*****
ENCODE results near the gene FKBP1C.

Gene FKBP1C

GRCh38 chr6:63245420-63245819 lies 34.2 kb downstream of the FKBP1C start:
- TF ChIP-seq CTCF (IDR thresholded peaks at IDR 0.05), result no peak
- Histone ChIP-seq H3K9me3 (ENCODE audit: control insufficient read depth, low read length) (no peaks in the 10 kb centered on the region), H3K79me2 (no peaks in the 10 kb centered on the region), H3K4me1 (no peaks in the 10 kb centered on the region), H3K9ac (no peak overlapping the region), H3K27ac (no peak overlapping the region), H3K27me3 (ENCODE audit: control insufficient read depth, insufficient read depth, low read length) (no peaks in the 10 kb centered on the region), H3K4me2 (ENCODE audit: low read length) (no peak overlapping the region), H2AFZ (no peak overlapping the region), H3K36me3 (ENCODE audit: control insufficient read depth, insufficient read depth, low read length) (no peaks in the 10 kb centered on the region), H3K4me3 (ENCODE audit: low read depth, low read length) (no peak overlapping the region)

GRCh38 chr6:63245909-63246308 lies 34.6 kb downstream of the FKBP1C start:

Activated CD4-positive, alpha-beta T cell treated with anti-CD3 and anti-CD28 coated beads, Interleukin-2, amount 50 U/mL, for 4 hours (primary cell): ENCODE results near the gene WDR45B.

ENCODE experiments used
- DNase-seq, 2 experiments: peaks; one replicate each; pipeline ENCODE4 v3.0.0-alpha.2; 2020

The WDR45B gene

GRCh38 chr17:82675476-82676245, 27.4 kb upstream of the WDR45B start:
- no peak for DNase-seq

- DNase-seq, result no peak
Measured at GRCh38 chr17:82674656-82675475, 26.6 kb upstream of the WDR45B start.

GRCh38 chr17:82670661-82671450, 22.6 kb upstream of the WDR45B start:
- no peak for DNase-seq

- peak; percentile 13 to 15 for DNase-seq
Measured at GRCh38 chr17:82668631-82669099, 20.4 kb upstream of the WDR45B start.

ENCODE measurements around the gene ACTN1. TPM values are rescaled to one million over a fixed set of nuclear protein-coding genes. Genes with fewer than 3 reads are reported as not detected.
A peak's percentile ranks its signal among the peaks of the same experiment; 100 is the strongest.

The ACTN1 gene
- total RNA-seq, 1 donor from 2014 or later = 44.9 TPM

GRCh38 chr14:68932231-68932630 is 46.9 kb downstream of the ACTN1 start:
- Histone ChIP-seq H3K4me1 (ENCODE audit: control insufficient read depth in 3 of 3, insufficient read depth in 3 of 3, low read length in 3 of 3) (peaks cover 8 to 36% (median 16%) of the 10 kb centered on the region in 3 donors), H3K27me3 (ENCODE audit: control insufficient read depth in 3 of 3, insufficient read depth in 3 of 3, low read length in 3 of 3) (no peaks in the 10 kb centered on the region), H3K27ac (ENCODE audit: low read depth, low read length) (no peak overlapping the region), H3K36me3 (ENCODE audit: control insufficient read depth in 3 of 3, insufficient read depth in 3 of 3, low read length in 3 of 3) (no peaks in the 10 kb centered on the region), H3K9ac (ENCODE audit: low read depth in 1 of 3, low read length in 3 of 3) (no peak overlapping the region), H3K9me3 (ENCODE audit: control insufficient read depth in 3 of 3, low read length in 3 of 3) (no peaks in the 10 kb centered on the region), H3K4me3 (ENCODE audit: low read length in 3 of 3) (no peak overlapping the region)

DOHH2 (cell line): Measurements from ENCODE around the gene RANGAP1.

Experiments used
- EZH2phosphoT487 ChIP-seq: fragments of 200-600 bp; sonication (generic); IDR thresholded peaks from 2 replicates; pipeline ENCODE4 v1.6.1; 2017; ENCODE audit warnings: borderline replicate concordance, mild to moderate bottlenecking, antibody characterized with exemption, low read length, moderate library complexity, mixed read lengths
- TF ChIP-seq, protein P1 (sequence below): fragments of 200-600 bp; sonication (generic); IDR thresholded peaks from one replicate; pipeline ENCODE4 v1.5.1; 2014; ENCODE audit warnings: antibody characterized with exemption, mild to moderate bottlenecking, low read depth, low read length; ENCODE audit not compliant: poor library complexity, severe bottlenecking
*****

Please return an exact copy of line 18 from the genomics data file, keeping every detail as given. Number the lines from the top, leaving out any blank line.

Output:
Measured at GRCh38 chr17:82668631-82669099, 20.4 kb upstream of the WDR45B start.